Oily, Dry, Combination… Many women are unsure what category their skin type falls into.
Knowing what skin type you have is important. Your skin care routine, and make-up choices should be based on it if you want your skin to look its best.
Although it is quite a complicated science, and there are other factors that you may have to take into consideration, there is a quick way of determining your skin type. Wash you face, and wait 30 minutes. Then take a tissue and gently press it against your whole face. Any oil that has been produced will show-up on the tissue, and be an indication of your skin type.
Normal: The tissue paper won’t reveal any traces of oil at all, but your face should still feel supple, hydrated, clear and healthy. This skin type is generally the least problematic, especially if treated with a regular skincare regime.
Combination: The tissue paper will reveal oil along your T zone (forehead, nose and chin), but not on your cheeks. This skin type has medium pores, and if kept in good condition can enjoy a smooth and even texture and healthy tone. To look after combination skin, make sure your dry zones (usually around your eyes and cheeks) are regularly moisturised with creams specifically designed for dry skin, while oily areas (usually around the T zone, nose and forehead) can benefit from more frequent thorough cleansing and a lighter moisturizer.
Dry Skin: The tissue will show no oil spots, and your face skin will feel a little flaky and dry after you’ve wiped it. Make sure you enlist a regular skin care regime to suit dry skin with lots of moisturising treatments and masks. Before any makeup application, make sure you use a quality moisturizer and primer to rehydrate and ‘plump up’ your skin as much as possible.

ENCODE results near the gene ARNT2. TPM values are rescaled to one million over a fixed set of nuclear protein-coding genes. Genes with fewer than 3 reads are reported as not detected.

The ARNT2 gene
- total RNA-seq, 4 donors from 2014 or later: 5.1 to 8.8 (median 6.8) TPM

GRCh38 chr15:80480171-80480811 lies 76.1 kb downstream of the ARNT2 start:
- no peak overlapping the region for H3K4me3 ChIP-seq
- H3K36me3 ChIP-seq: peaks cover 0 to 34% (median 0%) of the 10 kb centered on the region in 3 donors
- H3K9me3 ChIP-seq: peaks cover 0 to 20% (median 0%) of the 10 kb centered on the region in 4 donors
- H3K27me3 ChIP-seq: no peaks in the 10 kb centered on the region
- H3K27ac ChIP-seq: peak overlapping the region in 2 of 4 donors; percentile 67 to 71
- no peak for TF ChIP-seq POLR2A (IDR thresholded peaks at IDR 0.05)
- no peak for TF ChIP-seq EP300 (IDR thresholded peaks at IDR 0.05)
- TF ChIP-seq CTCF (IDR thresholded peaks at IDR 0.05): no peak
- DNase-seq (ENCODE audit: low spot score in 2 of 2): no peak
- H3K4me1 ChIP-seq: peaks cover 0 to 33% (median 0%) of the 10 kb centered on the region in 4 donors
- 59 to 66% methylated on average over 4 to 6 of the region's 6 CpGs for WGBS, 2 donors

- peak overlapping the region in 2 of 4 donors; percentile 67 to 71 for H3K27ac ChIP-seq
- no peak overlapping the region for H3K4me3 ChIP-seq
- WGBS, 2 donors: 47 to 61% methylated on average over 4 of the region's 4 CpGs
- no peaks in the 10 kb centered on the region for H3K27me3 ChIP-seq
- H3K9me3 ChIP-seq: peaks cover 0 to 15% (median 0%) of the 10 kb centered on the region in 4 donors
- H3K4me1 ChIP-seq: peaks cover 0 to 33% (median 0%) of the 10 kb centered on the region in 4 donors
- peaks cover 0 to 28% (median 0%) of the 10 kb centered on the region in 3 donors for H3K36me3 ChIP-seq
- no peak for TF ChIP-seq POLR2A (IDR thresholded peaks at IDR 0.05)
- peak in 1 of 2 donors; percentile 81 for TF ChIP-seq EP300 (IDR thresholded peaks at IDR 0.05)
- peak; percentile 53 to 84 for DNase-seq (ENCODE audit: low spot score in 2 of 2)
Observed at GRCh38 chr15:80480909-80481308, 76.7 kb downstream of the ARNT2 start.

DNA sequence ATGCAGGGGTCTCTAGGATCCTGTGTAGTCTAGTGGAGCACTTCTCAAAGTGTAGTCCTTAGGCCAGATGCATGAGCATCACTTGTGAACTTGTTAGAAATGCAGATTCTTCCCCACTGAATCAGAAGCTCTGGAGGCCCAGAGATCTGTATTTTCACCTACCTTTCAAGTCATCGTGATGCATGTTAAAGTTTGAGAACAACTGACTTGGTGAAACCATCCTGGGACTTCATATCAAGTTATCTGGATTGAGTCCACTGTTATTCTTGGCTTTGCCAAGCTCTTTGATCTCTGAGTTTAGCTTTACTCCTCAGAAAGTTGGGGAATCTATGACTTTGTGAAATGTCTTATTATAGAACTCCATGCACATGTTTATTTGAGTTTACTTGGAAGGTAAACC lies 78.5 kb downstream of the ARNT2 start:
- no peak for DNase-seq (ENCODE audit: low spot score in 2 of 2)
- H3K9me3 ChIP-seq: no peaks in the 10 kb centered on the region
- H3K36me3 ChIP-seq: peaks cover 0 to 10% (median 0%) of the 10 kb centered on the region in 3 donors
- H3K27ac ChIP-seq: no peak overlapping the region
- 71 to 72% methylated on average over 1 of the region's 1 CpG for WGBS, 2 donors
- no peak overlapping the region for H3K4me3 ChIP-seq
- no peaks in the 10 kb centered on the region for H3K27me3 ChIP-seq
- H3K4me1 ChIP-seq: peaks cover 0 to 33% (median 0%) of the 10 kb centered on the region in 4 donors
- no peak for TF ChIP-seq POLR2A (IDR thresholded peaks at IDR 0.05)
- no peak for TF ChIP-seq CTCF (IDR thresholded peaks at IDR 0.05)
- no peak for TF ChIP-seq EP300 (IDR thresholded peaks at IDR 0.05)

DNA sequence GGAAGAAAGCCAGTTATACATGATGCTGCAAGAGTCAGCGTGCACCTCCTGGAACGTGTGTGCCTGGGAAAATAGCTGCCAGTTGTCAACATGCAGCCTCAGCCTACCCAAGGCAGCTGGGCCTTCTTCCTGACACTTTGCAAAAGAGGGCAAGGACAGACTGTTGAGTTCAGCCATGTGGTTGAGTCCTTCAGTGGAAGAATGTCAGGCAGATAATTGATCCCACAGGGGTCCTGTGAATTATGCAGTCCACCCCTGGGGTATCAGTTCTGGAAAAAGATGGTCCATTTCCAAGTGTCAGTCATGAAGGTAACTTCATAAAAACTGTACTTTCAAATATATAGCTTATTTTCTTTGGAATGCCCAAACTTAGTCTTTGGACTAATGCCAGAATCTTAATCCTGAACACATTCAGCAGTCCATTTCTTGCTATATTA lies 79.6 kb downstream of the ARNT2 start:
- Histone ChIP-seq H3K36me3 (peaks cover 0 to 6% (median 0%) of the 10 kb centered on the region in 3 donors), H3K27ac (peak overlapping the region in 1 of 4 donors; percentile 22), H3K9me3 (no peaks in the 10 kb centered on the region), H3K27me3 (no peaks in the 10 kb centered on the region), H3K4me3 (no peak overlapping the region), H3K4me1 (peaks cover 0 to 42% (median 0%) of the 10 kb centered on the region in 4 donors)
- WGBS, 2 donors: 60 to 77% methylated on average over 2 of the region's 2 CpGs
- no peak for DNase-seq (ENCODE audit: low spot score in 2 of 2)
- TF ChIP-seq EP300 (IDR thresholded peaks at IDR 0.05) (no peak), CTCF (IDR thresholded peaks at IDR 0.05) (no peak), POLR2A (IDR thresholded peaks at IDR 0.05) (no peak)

Oily Skin: The tissue will show oil patches from all over your face – cheeks, nose, chin and forehead. Oily skin can look greasy, and big pores and acne can result, but on the flip side people with oily skin tend to look younger longer and their skin isn’t as delicate and prone to wrinkles as other skin types. Regular cleansing can assist, and make sure to cleanse well before any makeup application.
Sensitive Skin: Is more of a skin condition rather than a skin type. You can’t determine this from the tissue test, but if your skin tends to be thin and delicate with fine pores, and tends to react badly to skin products, you may have sensitive skin. Sensitive skin often becomes red and flushed easily, is prone to broken capillaries, is frequently allergic or sensitive to regular beauty products and can be prone to rashes. To look after sensitive skin, seek out products marked as non-hypoallergenic. It may take lots of testing to find products that don’t irritate your skin, but it will be worth it in the end.